• Like
Reactions: vito and macTW


macrumors demi-god
Aug 1, 2008
Cary, NC
These cost breakdowns seem completely pointless to me. They don't include the cost to develop the processor, for example, which is probably the largest cost to create the new phone. Second largest is probably the development and testing of the OS, which also isn't included. And then the cost for the part manufacturing assumes quantity discounts in the millions of units, so it isn't like you could just somehow buy the parts and build one for this price.

Given that, I don't really see what this tells us. I guess the part manufacturing cost delta from last time? But, is that interesting to people?

Not arguing - I'm honestly curious. I think this every time they publish one of these. I'm sure someone wants to see it, I'm just not sure why.


macrumors 68040
Apr 11, 2013
Washington D.C.
Always interesting that 7$ to 10$ on their end equals 200$ - 250$ on the consumer end.

Well it's an increase of $13-16 total ($10 for phone, $3-6 for 64GB storage vs. 32GB), and that equated to an increase of $50 to the consumer. That's not far off from the normal apple tax. This article actually explained the breakdown, and I'm ok with the extra $50, based on it.

$200 more for the X on the other hand is not OK in my book. The crazy thing about it, is that Apple actually makes less money off the iPhone X (margins).
  • Like
Reactions: Oblivious.Robot


macrumors 6502
Jun 17, 2009
If Apple wasn't making record profits your point might be valid. Don't worry buddy, Apple are doing fine..
I think the point is that it's an incomplete and misleading numbers. You'll note that Apple isn't claiming some 60+% margin on iPhones. The people who write these reports also have no idea what actual unit costs Apple was able to negotiate, further making it pretty pointless metric, but one that will generate some clicks.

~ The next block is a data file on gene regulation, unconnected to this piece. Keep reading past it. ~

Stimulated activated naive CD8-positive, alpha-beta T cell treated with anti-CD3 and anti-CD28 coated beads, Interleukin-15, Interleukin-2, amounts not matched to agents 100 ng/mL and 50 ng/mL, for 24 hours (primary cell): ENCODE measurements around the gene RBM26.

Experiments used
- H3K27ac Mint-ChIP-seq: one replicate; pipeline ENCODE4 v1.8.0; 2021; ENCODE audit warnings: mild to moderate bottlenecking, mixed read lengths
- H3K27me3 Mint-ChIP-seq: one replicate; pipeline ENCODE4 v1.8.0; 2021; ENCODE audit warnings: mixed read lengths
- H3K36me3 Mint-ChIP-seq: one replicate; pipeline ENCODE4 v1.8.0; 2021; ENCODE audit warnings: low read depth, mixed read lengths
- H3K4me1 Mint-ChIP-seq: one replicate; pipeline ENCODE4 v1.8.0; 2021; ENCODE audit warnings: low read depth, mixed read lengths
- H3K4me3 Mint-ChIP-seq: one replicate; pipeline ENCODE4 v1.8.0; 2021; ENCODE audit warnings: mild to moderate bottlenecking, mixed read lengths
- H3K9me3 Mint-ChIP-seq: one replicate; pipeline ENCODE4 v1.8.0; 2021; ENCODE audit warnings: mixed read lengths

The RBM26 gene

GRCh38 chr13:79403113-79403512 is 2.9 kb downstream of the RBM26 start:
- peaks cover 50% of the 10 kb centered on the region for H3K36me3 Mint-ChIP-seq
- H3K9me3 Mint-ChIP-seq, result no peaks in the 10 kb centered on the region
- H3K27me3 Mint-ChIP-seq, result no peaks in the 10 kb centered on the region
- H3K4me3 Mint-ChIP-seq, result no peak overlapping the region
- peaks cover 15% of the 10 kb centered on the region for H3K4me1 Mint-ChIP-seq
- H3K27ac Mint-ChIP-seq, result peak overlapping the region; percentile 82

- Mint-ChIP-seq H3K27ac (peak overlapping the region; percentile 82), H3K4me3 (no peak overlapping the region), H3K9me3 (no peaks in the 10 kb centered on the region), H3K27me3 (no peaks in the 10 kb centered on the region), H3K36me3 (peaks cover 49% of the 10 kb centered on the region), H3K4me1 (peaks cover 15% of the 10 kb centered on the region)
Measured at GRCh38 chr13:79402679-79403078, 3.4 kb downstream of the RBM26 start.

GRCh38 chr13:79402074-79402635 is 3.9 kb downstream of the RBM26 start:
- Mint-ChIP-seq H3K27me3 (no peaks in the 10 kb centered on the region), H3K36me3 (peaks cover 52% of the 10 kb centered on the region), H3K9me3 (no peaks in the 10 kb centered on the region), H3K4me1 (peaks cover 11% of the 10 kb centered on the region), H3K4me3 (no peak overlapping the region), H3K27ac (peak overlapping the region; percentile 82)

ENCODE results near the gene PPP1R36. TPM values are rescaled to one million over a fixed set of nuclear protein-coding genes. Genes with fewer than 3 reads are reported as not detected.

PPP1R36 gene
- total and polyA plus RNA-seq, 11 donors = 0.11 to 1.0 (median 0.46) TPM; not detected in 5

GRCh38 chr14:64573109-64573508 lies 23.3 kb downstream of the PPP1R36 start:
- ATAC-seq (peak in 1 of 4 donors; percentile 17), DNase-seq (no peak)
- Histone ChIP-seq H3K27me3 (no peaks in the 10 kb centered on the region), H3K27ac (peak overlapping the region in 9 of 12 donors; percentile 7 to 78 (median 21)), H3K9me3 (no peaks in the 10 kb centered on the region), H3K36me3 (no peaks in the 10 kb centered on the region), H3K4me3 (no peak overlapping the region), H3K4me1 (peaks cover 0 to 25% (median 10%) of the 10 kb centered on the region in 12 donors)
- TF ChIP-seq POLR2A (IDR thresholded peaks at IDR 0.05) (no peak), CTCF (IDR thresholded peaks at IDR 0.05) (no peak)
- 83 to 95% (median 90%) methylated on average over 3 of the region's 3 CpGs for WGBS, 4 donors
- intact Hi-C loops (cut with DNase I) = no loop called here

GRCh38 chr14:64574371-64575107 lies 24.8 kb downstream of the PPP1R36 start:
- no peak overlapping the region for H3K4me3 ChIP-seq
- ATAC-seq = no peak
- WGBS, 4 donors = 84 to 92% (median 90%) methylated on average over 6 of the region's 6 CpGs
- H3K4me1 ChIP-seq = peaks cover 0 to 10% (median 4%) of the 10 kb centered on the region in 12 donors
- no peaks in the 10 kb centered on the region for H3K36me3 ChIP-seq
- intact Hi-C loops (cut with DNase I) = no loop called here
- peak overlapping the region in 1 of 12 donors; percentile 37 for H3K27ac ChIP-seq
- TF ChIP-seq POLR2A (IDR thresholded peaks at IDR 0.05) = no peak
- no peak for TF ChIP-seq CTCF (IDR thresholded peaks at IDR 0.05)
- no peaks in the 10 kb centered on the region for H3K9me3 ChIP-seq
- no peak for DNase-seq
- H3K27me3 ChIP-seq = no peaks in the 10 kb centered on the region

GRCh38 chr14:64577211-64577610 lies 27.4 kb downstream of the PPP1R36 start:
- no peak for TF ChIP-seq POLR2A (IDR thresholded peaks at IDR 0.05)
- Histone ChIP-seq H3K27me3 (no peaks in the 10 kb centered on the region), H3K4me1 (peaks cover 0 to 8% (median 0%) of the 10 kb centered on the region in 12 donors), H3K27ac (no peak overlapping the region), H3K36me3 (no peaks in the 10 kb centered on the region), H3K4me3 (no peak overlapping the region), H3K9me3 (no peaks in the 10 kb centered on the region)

• Like
Reactions: Rogifan and yegon

flat five

macrumors 603
Feb 6, 2007
Apple: Oh no! The profit is only almost twice the production cost! The horror!!!!

(yes I know most of the revenue goes to R&D it's a joke)
huh? a huge chunk of the phone's cost goes towards labor/construction..

a very general estimate when building something is:
1/3 materials
1/3 labor
1/3 admin & profit (profit generally being around 20%)

do that with this bill of materials of $247 and you come up with $741... Apple is selling it at $699..
(or $864 on the plus with Apple selling at $849)

is the cost high to the buyer? sure..
but Apple isn't overcharging here.. at least, not if comparing to how anybody else is running a profitable business.

you really think Apple is profiting $500 per phone?
maybe more like $150

and with a slick production / organized supply chain.. they may be able to pocket some more cash per phone.. but not because of greed so much.. more because they're smart builders.
Last edited:


macrumors 68000
Sep 1, 2017
I get they very well deserve their profit but $500 is excessive and downright an insult to the customers, maxime considering they produce in mass (read: millions) and as a consequence prices should decrease and not increase.

And I know there are other associated costs but they're nowhere near half $500.
Last edited:


macrumors member
Sep 26, 2011
I bit the bullet and got an 8+, besides the screen tech I couldn't justify the X for features. Plus I signed up for the yearly Apple upgrade and wanted to make sure the timing was good for next year (not waiting for supplies of the x to come through in April and always being 6 months behind on upgrades the following years)

Drives me crazy when people see the build price and complain. Overhead? Its a thing. Though in critics defense Apple is stockpiling money by the hundreds of billions.
Register on MacRumors! This sidebar will go away, and you'll see fewer ads.